National Aperitif Day: Since 2012, the United States celebrate the third Thursday in May as a national day of aperitifs as well. National Aperitif Day. In 2021 this Drink Holiday falls on May 20th . Cheers. Reason enough to tell the story of this event with this article from the calendar of curious holidays from around the world . What is it about?
Who started National Aperitif Day?
The National Aperitif Day is an invention of the French spirits manufacturer Lillet in 2012. Initially established as a marketing campaign for the US market, the company decided to start Aperitif Day in Great Britain in 2013 (see also the list of related links below). In contrast to many other contributions from the calendar of the alcohol holidays , the origins and backgrounds of this event are relatively well documented.
When do we celebrate National Aperitif Day?
On the other hand, in the course of my research, I could not find out why Lillet chose the third Thursday in May as the date for the national aperitif day. At least none of the available sources make a concrete statement in this regard (see also the list of further links below).
So that nobody says that he / she did not know anything about it, the following is a list of the specific dates of this special day of the aperitif for the coming years:
- 2020: Thursday, May 21
- 2021: Thursday, May 20th
- 2022: Thursday, May 19
- 2023: Thursday, May 18
- 2024: Thursday, May 16
- 2025: Thursday, May 15th
- 2026: Thursday, May 21
- 2027: Thursday, May 20th
- 2028: Thursday, May 18
- 2029: Thursday, May 17th
- 2030: Thursday, May 16
Who here still requires of you a mental rest, can the National Aperitif Day as a parallel event to the US Day of the notebook (Engl. National Notebook Day) Mark, who also always falls on the third Thursday in May.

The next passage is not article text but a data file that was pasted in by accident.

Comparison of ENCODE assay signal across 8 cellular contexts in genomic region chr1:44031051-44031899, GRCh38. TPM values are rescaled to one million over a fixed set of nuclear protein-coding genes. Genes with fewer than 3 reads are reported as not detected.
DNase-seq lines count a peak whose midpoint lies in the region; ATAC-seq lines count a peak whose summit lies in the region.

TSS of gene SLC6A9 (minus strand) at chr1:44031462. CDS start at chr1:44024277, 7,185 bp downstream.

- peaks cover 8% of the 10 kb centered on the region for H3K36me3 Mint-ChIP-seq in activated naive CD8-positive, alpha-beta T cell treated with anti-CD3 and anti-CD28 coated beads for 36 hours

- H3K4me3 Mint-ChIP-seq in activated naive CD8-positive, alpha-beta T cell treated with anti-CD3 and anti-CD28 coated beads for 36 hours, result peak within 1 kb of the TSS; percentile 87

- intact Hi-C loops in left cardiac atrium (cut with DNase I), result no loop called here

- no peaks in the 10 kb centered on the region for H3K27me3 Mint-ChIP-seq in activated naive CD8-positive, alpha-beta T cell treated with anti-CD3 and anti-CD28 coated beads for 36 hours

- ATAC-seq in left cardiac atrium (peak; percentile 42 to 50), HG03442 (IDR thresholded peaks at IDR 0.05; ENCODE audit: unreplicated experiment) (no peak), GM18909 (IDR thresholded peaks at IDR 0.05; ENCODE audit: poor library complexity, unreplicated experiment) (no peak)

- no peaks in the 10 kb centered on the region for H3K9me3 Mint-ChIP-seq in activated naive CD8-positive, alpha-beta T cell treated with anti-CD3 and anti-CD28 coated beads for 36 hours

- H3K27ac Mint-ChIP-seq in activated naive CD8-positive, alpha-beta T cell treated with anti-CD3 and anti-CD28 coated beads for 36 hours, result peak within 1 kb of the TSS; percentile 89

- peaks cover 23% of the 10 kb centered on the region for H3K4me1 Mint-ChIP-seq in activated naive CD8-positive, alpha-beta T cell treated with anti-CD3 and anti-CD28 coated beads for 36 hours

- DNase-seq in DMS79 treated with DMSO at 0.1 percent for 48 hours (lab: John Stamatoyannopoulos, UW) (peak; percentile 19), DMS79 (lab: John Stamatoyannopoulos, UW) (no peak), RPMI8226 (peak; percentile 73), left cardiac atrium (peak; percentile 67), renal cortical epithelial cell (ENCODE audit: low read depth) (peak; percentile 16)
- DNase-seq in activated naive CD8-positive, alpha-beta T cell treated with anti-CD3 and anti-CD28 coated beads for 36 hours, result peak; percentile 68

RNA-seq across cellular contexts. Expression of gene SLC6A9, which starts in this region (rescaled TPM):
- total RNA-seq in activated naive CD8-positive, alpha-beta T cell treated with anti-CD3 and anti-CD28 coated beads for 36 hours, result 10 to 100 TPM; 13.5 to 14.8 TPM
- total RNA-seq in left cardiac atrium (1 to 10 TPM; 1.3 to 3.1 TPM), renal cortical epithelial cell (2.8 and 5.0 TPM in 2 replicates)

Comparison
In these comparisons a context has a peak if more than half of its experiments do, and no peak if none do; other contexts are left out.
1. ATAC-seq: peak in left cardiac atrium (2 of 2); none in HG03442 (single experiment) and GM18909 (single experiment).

Bar knowledge: things you should know about an aperitif in the context of a menu
In line with the day of the aperitif, the following is a small excerpt from the bar knowledge category and a number of facts that you should know about these drinks (selection) in the context of a menu. But one after anonther.
What is an aperitif?
The French and Italian cooking tradition describes an aperitif as a mostly alcoholic drink that is served before a meal. The aperitif has an appetite-stimulating function and should get in the mood for the upcoming meal. In the culinary order, it forms the complementary piece to the digestif that is served after the meal (see also the articles on World Bartender Day on February 24th).
In addition, the aperitif also functions as a social element, which serves to shorten the waiting time of the guests for the food or to bridge the time until all guests of a party / reservation have arrived or the table in the restaurant is free. Accordingly, should the aperitif not necessarily served at the table itself (see also the list of additional links below and the contribution to the US day of wine tasting (Engl. National Wine Tasting Day) on the first Saturday in November).).
Etymology: where does the term aperitif come from?
Most etymological dictionaries assume that the modern meaning of the aperitif as an alcoholic drink to stimulate the appetite comes from France in the 19th century and was finally adopted as a French phonetic form in German and English. This origin also gives rise to the equal spelling of aperitif and aperitif.